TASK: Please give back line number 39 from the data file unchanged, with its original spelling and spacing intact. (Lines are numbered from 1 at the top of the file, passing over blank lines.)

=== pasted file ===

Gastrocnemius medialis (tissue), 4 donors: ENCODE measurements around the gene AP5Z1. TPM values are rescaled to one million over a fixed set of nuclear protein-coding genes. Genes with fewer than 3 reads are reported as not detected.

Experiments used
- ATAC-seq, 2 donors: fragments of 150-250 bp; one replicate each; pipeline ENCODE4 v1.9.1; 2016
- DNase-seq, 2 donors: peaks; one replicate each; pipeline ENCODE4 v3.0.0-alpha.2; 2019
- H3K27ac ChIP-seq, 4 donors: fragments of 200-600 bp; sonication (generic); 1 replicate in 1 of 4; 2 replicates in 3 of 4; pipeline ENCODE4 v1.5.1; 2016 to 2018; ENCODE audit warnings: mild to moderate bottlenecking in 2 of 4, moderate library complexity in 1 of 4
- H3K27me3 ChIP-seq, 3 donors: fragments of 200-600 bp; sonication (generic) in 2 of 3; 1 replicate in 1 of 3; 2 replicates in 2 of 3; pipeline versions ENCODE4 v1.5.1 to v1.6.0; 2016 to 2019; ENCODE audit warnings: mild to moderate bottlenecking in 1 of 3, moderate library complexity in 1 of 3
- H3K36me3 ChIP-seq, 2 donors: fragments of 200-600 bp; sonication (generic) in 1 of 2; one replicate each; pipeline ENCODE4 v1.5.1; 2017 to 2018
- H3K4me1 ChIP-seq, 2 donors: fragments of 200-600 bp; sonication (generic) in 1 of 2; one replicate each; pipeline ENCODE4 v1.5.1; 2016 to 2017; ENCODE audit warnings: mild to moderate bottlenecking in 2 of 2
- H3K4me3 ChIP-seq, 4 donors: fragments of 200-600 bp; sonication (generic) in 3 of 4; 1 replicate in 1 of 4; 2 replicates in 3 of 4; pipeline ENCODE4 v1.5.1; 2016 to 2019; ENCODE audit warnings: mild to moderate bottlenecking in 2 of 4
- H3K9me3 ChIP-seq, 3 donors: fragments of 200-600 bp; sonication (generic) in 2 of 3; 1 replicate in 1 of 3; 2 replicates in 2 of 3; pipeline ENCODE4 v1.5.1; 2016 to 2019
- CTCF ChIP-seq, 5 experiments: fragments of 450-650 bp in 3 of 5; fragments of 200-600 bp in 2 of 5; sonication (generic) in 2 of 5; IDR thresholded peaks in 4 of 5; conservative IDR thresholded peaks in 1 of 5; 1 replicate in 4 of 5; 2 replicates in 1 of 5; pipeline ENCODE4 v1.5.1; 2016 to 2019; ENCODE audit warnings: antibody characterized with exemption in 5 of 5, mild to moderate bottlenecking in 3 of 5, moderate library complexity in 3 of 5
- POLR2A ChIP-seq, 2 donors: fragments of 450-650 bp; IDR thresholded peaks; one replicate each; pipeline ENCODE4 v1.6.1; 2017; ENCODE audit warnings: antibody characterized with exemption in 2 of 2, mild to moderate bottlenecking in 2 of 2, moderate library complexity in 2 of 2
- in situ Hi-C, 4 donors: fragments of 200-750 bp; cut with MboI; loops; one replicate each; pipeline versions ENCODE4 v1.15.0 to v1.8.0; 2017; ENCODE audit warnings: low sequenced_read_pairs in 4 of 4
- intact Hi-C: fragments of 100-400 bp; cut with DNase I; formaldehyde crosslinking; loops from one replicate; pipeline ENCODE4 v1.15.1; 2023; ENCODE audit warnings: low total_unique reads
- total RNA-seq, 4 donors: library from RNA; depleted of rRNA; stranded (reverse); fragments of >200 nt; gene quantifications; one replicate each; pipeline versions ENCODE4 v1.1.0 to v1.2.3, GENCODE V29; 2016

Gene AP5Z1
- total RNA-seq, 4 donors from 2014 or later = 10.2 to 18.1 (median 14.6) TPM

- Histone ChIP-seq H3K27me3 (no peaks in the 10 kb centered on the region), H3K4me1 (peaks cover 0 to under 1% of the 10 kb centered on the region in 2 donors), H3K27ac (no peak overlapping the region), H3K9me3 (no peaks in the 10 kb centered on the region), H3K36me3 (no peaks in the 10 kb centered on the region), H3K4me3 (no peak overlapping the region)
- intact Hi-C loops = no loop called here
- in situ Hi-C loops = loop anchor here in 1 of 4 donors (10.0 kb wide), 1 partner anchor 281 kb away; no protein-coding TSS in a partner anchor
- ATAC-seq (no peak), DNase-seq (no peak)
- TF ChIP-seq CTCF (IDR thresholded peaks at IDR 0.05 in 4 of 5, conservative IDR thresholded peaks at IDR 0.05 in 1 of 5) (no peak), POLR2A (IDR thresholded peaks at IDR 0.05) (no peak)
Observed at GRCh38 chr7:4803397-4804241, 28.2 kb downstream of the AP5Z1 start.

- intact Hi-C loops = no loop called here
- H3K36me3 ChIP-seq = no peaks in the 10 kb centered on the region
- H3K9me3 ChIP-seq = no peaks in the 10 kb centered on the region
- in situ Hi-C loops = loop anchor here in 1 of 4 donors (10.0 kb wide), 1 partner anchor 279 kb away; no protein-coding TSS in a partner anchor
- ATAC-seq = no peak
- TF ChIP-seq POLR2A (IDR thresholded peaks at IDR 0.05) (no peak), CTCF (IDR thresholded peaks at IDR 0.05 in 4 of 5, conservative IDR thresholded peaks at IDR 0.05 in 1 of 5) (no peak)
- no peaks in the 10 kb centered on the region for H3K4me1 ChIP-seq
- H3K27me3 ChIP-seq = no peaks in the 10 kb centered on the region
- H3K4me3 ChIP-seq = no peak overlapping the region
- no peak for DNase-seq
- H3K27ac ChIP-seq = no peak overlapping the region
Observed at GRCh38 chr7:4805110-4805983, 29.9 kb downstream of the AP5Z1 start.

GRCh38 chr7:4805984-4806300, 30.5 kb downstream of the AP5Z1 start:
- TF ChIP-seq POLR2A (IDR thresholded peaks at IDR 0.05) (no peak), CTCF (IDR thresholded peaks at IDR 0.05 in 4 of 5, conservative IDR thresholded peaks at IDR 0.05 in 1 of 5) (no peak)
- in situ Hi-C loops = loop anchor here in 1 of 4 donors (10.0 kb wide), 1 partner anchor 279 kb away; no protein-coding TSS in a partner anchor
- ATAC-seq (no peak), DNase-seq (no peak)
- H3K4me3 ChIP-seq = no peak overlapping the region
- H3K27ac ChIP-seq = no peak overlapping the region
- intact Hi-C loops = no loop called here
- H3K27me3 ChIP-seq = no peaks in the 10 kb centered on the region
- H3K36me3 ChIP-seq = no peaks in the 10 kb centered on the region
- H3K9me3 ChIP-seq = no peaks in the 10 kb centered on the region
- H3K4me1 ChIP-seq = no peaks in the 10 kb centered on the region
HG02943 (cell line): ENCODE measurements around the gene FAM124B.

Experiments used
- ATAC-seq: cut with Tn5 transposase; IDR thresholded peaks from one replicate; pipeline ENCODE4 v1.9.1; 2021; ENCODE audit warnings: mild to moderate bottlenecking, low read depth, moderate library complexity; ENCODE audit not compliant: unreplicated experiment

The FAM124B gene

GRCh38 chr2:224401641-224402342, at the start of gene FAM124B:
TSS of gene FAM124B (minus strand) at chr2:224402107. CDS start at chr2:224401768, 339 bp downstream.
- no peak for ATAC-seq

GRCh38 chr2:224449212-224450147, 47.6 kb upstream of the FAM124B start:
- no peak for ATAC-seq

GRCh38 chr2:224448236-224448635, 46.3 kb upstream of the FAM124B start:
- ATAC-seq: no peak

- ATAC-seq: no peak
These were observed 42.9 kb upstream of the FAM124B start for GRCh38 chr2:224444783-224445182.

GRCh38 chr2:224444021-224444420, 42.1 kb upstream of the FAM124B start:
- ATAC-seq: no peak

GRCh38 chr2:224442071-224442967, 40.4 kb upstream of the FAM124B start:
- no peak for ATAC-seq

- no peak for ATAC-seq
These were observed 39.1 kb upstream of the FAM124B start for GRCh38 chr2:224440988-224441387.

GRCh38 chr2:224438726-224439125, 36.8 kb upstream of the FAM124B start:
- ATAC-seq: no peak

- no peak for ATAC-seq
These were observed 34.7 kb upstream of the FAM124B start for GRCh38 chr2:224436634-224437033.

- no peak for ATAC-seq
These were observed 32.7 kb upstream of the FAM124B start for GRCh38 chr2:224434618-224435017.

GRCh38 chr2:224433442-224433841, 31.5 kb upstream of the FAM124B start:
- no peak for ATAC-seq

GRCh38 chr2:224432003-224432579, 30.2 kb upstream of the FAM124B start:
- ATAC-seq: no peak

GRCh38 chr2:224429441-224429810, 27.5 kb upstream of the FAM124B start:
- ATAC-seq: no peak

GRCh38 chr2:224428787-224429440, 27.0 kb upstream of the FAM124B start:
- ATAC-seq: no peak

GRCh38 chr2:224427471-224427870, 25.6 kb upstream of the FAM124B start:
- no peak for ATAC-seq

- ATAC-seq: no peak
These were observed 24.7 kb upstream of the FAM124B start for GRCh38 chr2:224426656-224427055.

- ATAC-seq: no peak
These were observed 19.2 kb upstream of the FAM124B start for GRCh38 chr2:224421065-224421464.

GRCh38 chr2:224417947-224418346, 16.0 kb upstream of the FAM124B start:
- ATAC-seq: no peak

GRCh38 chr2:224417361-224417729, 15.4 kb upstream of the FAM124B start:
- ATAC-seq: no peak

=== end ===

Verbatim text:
- ATAC-seq (no peak), DNase-seq (no peak)